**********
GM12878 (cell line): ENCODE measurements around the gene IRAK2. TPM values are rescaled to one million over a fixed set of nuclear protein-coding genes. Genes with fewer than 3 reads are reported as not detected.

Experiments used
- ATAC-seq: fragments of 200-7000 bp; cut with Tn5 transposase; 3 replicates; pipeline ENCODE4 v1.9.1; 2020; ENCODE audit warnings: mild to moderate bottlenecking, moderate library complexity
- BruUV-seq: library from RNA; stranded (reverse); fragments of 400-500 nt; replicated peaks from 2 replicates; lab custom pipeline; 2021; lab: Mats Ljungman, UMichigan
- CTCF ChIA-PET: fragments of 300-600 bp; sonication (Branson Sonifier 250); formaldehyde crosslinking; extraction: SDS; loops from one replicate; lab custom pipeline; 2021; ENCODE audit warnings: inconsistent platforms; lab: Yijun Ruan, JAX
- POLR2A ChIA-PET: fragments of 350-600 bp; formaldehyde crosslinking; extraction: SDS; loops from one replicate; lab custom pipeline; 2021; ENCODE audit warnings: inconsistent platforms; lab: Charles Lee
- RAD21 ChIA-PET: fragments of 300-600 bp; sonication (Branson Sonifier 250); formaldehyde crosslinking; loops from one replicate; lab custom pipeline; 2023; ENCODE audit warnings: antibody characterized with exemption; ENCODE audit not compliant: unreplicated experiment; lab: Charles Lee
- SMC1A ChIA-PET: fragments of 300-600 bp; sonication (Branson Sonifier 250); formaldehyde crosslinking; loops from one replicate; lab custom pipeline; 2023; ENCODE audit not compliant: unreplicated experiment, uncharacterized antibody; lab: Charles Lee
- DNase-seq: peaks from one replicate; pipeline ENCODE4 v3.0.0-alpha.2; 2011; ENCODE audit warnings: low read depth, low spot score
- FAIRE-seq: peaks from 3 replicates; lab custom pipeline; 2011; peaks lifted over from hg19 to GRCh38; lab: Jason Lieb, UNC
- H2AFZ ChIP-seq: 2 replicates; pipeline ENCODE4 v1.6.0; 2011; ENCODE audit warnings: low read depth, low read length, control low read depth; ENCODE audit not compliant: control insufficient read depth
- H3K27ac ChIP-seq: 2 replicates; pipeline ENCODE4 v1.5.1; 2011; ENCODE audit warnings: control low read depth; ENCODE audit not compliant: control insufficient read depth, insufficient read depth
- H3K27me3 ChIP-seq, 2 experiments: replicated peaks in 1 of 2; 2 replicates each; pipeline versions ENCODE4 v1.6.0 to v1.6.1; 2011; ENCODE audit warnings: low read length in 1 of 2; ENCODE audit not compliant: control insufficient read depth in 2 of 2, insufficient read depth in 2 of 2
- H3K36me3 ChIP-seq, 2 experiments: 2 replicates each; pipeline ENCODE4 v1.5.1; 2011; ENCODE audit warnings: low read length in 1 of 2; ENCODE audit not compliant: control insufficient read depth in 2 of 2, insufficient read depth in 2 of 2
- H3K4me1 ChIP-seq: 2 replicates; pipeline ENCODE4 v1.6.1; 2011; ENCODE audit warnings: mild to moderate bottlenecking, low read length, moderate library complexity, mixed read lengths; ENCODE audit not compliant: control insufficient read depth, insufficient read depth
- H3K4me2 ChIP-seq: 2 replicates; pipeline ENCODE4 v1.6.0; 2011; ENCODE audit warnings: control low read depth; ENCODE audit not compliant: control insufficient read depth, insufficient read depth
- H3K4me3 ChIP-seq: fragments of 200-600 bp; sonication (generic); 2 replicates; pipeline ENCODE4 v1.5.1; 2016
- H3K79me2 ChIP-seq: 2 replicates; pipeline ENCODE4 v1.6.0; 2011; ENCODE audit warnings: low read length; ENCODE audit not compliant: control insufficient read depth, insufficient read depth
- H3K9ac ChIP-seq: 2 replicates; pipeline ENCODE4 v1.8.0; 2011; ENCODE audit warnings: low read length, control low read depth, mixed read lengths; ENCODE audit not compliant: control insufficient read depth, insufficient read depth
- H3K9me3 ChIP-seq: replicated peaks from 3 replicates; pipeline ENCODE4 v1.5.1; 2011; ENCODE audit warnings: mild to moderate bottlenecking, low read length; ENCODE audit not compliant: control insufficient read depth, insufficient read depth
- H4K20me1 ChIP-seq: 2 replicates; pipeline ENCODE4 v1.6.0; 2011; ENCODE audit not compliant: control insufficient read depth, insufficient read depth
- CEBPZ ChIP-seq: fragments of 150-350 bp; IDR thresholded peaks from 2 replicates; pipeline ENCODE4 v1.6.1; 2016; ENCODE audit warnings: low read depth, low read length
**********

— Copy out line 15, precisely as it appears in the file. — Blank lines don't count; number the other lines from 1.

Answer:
- H3K4me1 ChIP-seq: 2 replicates; pipeline ENCODE4 v1.6.1; 2011; ENCODE audit warnings: mild to moderate bottlenecking, low read length, moderate library complexity, mixed read lengths; ENCODE audit not compliant: control insufficient read depth, insufficient read depth